Modise is, however, convinced that attending the conference — and presumably during her chuckle-along meeting on the sidelines with Shoigu, “this conference will help expose South Africa to practical and innovative strategies to address defence and security challenges that confront Africa”.

What is puzzling is the belief in Pretoria that this game of diplomatic charades somehow fools the South African public — and the many African states that have taken a clear stance against the invasion. The only credible survey on public opinion on the Ukraine invasion done early on in the war by The Economist, found that South Africans were against it.

Opinion polls are showing a rapid deterioration of the ANC’s support among voters — somewhat of an electoral shock and awe. There are many reasons for this, but you can be sure that hanging around at a security conference in Moscow is not going to win any votes. It will raise the obvious question among voters — does our security alliance with Russia in fact harm our security and economic interests?

The same question about South Africa will — and certainly should — be asked in Western capitals, our foremost trade and investment partners, notwithstanding China’s rapid growth. Washington’s policymakers will have taken note of this in the wake of the timing of the Blinken trip. At the very least, it shows just how divided our polity is, how the ANC cannot be taken at its word, and how Pretoria’s values, interests and aspirations widely differ from Western democrats.

While South Africa bangs on about the role of the UN, it forgets who pays for this privilege. In 2021, Russia provided $69-million to the UN’s regular budget, or some $416-million together with China, while the US and EU together contributed $2.3-billion. Russia’s market size is just 7.3% of that of the US, and 10% of the EU’s. Russian global aid contribution is just 3% of the US total, and 6.7% of that of the European Union.

It’s a no-brainer, except to those trying to make a different point — presumably to prove their radical credentials whatever the cost to South Africa’s interests.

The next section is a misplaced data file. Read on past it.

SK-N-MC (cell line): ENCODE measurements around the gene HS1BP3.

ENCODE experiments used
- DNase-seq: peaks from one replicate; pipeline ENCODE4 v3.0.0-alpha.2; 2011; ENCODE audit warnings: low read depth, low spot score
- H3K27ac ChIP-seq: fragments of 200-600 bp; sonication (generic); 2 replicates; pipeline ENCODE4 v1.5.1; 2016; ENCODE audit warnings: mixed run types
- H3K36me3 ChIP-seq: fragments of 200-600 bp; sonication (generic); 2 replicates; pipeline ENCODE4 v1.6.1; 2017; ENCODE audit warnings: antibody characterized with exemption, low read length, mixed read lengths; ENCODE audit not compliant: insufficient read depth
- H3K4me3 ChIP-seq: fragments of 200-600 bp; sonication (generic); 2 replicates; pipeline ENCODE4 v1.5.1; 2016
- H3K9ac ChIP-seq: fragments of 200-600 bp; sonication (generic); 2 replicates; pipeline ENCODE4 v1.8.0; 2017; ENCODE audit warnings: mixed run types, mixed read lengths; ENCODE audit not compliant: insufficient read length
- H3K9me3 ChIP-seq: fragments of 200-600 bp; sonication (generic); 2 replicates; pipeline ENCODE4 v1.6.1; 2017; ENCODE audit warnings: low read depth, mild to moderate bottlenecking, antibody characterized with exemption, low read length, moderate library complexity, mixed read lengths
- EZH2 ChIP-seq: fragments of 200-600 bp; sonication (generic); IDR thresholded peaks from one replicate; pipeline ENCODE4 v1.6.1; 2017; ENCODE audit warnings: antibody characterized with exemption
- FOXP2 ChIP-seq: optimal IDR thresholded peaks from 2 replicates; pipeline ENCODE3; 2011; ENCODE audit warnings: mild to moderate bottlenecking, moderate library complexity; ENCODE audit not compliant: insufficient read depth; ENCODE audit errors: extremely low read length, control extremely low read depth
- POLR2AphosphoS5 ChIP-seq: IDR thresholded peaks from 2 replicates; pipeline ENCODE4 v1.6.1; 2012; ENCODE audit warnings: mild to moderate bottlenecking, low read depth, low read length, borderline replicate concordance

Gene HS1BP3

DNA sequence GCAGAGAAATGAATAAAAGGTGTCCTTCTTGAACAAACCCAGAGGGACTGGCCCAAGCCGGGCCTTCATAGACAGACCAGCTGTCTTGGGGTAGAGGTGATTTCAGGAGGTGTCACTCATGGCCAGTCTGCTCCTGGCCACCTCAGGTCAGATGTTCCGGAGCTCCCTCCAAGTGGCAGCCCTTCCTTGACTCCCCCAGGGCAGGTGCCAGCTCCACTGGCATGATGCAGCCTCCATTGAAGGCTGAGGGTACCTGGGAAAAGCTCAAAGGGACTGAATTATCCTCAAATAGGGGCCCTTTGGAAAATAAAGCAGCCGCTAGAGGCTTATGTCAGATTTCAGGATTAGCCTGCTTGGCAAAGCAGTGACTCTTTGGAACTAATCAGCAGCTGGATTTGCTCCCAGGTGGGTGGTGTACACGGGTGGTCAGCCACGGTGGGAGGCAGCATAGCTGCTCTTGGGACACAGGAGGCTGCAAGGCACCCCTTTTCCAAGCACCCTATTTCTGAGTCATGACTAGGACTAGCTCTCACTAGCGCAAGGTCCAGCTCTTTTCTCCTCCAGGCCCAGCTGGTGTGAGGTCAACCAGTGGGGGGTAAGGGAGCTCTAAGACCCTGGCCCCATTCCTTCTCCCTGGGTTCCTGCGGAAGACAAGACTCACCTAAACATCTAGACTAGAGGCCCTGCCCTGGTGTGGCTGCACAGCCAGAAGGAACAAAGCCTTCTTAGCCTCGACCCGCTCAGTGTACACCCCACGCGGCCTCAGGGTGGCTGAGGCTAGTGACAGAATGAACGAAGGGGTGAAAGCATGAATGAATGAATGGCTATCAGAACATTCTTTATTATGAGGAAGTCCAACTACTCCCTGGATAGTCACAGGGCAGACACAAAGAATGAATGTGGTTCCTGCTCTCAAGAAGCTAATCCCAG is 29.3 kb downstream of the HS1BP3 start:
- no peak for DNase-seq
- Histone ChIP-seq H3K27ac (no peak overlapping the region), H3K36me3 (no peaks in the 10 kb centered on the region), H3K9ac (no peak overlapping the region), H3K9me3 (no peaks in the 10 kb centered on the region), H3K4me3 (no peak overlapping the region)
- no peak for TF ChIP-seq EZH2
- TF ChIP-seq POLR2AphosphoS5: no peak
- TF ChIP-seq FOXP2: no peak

This outcome would have made Blinken look foolish, and his trip misdirected. If Washington could be at all bothered, a strategic recalculation in the relationship should follow. Otherwise, the Secretary’s words about “vital interests” and “shared priorities” will remain simply vacuous pleasantries. It’s only a week ago, after all, that he laid out his administration’s view at a joint event with Pandor

“The United States and the world will look to African nations to defend the rules of the international system that they’ve done so much to shape. These include the right of every country to have its independence, its sovereignty, its territorial integrity respected, a principle at stake now in Ukraine. We believe that all nations should be able to stand up for the right of a country not to have its borders redrawn by force, for if we allow that principle to be violated anywhere, we weaken it everywhere.”

Viewed through the Moscow lens, Russia cannot believe its luck. Here is an established democracy that cherishes transparency and accountability looking to it for leadership despite its decades of autocratic rule and its disregard for the integrity of neighbouring democracies. Little wonder they are fawning over Modise, offering her “sideline meetings” in the Big Top, where she can feel important and among friends.

South Africa’s moral ambivalence is not going unnoticed in Ukraine. “South Africa has reputation as a country fighting against racism,” says Oleskandr Merezhko, chair of the Ukrainian Parliament’s foreign relations committee. “There is no need to ruin this reputation by such visits.”

From confusion and double-speak over the “national interest”, South Africa’s foreign policy is drifting rapidly into surrealism. Surrealists, says the dictionary definition, “seek to overcome the contradictions of the conscious and unconscious minds by creating unreal or bizarre stories full of juxtapositions.” DM

Greg Mills is the Director of The Brenthurst Foundation and Ray Hartley its Research Director

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Comments - Please in order to comment.

  • Rory Macnamara says:

    Shameful! I see another Arms Deal coming along or some sort of corruption. the minister should be resolving the dire issues in the SANDF.

  • Russ H says:

    Quite unbelievable ! This simply demonstrates the profound stupidity and ignorance of the ANC so-called leadership.

    Jaw dropping ineptness !

    Showing the west the middle finger might make you feel powerful but wait until they cut aid and trade with SA.

  • Rudd van Deventer says:

    Words fail me. The ANC is so tone deaf.